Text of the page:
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Flooding at Porters Pass as a result of the torrential rainfall in May. Photo: Radio NZ
Flooding at Porters Pass as a result of the torrential rainfall in May. Photo: Radio NZ

The BulletinMay 31, 2021

The Bulletin: Drought broken as flooding smashes Canterbury

Flooding at Porters Pass as a result of the torrential rainfall in May. Photo: Radio NZ
Flooding at Porters Pass as a result of the torrential rainfall in May. Photo: Radio NZ

Good morning and welcome to The Bulletin. In today’s edition: Drought broken as flooding smashes Canterbury, Morrison and Ardern to have serious diplomatic discussions today, and Tauranga group launches to retake control of local government.

Serious flooding has swept through the Canterbury region, after weeks of rain fell in just a few days. Stuff reports that more than a hundred evacuations have taken place, amid a state of emergency being declared across the region. Selwyn, Ashburton and Timaru are particularly badly hit. Motorists are being asked to take “extreme care” out there, and many roads are closed, along with dozens of schools today. The damage from this flood will be lasting, not least because several bridges have been washed away. Looking ahead to today, live updates from One News report the Selwyn River could still break its banks, and thousands more people in Ashburton are waiting for a call on whether to evacuate.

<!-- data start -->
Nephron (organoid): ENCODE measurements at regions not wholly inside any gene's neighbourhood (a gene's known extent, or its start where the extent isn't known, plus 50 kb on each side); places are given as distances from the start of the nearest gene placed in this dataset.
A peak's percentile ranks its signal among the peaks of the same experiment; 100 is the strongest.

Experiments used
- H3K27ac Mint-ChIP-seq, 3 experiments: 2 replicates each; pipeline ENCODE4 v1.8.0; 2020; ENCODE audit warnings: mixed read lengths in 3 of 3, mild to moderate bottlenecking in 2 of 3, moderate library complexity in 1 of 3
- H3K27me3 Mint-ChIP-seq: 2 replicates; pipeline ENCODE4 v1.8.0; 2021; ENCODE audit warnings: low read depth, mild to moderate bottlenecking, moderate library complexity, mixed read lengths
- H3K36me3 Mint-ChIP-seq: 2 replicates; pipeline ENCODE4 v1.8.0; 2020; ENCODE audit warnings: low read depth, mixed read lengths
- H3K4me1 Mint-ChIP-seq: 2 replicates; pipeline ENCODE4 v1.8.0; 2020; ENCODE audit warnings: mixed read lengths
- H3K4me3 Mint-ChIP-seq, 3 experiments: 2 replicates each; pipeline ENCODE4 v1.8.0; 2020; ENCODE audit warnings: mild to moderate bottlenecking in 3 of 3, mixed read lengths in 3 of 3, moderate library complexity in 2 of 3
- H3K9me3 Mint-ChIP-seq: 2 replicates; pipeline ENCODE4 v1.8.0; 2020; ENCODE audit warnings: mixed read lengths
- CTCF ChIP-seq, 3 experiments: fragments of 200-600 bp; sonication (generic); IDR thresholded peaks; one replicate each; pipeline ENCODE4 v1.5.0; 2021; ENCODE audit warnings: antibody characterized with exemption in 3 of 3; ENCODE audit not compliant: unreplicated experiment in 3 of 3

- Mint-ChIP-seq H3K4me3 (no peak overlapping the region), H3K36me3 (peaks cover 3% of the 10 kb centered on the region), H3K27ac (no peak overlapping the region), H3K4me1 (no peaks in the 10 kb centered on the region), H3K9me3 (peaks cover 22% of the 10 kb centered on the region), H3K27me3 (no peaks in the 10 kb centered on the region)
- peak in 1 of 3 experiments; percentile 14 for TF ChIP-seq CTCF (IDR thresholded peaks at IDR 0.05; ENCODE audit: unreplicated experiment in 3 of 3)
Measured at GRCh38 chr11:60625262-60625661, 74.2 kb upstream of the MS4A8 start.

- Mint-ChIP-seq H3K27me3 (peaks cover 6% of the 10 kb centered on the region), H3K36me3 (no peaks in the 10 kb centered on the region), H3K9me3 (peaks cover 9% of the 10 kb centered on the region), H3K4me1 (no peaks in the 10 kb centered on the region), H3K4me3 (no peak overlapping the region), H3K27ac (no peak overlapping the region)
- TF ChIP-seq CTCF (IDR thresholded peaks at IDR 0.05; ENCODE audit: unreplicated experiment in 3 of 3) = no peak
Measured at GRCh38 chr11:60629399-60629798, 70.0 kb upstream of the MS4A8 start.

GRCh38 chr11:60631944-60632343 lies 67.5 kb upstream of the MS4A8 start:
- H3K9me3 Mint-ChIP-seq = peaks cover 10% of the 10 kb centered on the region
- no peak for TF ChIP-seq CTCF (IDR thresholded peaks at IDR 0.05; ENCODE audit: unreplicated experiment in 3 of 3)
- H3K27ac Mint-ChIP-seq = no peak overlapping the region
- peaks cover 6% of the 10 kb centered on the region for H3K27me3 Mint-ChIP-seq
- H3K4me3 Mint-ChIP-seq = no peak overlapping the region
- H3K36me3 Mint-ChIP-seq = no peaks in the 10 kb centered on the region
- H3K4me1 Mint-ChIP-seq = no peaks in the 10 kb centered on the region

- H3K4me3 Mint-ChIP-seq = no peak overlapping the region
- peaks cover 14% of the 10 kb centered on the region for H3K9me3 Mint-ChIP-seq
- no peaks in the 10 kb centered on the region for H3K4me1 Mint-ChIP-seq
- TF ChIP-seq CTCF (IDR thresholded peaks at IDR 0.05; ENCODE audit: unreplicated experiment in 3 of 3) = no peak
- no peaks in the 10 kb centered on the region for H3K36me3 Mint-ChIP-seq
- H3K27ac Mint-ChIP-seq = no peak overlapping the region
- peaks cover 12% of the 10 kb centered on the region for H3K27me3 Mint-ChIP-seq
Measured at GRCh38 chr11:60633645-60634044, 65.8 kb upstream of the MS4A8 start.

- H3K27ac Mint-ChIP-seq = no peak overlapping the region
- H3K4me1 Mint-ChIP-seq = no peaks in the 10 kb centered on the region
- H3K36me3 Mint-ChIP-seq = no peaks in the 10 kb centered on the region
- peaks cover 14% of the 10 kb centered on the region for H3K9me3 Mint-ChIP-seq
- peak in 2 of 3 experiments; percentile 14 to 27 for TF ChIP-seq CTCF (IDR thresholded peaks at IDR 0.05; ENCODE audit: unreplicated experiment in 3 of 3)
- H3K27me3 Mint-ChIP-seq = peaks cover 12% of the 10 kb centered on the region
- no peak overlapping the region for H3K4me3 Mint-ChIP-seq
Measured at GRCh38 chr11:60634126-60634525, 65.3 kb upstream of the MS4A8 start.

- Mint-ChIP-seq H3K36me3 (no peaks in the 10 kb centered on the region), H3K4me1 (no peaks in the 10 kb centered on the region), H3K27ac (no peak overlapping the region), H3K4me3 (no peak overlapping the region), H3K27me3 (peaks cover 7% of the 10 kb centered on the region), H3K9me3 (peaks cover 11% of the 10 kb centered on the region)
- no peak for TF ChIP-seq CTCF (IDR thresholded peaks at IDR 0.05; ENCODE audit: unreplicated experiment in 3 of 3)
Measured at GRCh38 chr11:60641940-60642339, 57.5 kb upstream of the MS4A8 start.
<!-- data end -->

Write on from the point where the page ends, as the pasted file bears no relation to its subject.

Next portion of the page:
The danger is particularly severe for farmers and their animals, who can end up cut off from help more quickly. Radio NZ reports some local farmers ended up putting their own lives on the line to rescue trapped animals, and get them to higher ground. Sometimes it has been the farmers themselves who have needed rescuing. In one instance, tweeted out by TVNZ reporter Lisa Davies, an Ashburton man was winched out of a tree by a helicopter. To date, it doesn’t appear that anyone has been killed by the flooding. But to give a sense of how unusual this event is, I’ll share this tweet from local Caroline Amyes, who took a video of the Selwyn at Coalgate, and said “this isn’t a normal event, please move stock as far away from rivers as possible. Areas that have never flooded before are flooding.”

The bad weather is not yet over. After a rare “red warning” was issued by Metservice over the weekend, their forecasters have kept a heavy rain warning in place until this evening. What makes the rain worse is that much of Canterbury has been in drought conditions this year – the rain will be welcome for water storage and reservoirs, but this sort of volume falling can be really bad for dry paddocks.

PMs Jacinda Ardern and Scott Morrison will today hold their first formal in-person talks for more than a year. You might recall last week there was a bit of concern that Morrison’s trip over the Tasman would be cancelled, but in the end he made it. Political editor Justin Giovannetti was there for the pōwhiri yesterday afternoon in Queenstown, and looked ahead to the issues that will be up for discussion. You probably already guessed it, but a major one will be Australia’s current trade tension with China, and where New Zealand stands on that.